Todd said I was, in essence, simpleminded, and that everything I’d just said was unprovable. Of course there were a thousand different directions I could’ve gone in response, but I was already very late, so I told him that far too much in this life points to Todd’s position being a very dangerous gamble. I encouraged him to do a little more digging, and if he didn’t want to read the Bible, then to consider studying the Early Church Fathers. They’re rich in ways I thought might resonate with his philosophical mind. I suggested Chrysostom and Athanasius in particular. I gave him one of the new business cards that Pastor Zwonitzer had printed up for me, and then I left.
This is the most recent of my episodes at Panera.
But still, there’s a little more I learned in the jaunt—and maybe it’ll be of use to you and maybe it won’t.
It was Menander (a Greek dramatist who Saint Paul actually quotes in 1 Corinthians 15:33) who said something about the phrase “Know thyself” being a silly proverb. He said that to know the man next door is a much more useful rule. I kind of like that thought. Bringing it into the sphere of Christianity, it can mean anticipating and receiving someone—anyone—in order to find just the right way to share the Gospel that saves, even if the initial goal of that someone is to test his own intellectual skills in order to make you look like a fool. Menander’s view means knowing the needs of others and responding, even if being late to your next appointment is the result.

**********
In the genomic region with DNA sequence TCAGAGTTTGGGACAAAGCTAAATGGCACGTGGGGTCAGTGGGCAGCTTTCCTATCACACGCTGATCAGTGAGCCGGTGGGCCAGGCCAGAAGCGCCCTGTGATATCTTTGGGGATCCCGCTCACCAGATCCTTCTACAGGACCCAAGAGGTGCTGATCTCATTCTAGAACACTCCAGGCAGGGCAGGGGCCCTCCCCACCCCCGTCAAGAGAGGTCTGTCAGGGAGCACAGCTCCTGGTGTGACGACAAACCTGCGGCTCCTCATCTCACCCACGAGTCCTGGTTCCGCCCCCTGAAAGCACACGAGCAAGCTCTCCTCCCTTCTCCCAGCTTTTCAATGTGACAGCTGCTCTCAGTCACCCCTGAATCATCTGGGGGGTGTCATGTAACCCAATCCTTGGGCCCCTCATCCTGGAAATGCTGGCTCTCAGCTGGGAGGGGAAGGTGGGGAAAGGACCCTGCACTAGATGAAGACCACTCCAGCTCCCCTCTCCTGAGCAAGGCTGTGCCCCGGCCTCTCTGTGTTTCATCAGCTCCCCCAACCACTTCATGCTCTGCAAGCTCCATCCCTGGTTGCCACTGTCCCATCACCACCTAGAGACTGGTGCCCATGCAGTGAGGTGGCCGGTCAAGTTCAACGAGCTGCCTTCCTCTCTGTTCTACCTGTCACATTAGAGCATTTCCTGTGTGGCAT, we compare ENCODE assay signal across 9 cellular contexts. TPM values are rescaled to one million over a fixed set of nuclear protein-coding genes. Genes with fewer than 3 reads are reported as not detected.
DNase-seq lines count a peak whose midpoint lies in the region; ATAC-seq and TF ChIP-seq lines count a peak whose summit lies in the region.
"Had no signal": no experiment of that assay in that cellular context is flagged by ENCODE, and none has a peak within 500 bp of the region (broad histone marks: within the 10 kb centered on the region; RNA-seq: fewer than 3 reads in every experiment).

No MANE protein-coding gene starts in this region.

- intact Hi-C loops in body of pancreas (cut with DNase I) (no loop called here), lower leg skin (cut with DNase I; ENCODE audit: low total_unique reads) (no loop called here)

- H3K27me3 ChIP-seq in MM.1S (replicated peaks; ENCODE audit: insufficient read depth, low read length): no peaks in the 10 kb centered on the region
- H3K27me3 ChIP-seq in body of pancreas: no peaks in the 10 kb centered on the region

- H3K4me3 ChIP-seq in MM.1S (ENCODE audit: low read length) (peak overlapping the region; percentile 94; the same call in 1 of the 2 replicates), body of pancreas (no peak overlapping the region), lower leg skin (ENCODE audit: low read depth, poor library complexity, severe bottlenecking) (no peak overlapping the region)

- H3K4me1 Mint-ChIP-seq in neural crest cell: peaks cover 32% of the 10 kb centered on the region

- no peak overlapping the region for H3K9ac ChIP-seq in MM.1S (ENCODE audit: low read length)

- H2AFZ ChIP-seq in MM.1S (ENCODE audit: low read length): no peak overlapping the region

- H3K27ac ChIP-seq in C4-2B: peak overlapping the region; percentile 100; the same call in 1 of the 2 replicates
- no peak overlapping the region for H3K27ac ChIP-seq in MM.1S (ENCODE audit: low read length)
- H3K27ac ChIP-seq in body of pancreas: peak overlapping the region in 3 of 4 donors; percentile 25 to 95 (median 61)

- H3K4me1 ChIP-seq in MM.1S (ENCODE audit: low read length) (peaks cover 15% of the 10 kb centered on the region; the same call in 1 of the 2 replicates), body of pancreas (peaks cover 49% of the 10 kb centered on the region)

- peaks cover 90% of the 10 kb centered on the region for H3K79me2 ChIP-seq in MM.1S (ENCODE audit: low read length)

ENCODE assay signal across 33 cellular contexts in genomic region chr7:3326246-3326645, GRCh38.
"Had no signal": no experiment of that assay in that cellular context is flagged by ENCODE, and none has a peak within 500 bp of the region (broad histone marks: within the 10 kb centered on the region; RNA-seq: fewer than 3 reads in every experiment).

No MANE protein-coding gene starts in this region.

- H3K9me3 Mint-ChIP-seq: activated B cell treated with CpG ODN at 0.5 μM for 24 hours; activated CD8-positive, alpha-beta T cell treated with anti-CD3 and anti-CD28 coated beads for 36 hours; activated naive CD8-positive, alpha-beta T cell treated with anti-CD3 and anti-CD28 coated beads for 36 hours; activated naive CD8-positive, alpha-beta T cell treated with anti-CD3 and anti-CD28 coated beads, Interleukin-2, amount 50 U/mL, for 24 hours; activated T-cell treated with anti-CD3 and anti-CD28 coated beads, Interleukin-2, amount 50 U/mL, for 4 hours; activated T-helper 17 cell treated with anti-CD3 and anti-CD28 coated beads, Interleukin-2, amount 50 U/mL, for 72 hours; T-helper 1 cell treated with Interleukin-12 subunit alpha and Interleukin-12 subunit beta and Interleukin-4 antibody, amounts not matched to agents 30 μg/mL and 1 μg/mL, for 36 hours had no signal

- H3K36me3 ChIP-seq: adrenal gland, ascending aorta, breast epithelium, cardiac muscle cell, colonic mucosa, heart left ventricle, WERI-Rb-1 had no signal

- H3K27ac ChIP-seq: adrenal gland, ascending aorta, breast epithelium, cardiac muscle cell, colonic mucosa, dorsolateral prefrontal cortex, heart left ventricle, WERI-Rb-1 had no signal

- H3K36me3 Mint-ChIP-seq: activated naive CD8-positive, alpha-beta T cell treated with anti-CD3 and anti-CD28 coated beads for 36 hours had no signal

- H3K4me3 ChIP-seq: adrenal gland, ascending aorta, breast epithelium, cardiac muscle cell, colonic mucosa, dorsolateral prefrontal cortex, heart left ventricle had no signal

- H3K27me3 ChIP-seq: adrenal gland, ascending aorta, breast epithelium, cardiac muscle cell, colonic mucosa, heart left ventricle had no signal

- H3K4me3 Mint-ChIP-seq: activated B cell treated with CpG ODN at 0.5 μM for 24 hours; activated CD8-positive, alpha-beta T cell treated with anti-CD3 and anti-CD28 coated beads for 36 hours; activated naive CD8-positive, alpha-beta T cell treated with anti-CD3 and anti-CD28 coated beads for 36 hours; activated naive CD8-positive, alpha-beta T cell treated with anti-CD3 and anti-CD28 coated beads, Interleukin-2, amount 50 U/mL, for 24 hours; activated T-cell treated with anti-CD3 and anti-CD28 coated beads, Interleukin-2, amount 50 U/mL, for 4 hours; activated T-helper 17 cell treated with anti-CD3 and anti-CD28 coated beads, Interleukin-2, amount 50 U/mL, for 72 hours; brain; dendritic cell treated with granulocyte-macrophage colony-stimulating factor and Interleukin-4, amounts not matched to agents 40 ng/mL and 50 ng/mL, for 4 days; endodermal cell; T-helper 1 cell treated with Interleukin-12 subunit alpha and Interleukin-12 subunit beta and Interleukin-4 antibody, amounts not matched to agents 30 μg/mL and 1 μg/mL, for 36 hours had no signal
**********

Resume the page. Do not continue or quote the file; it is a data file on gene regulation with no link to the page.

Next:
Know thyself. And know the man next door.
Know you’re passing away. Even better, as a Christian rescued from Death, know the new self which has been established and given by Christ. Accept that this self will be considered foolish to a world of neighbors, and yet be ready for the Holy Spirit at work in that self to be open and aware of these other selfs around you—to the dire spiritual conditions of the person next door. It’ll be in those moments that the foolishness of the Gospel is given through you. And knowing the new self also means trusting the Lord when He promises these opportunities will never be seized in vain (1 Corinthians 15:58).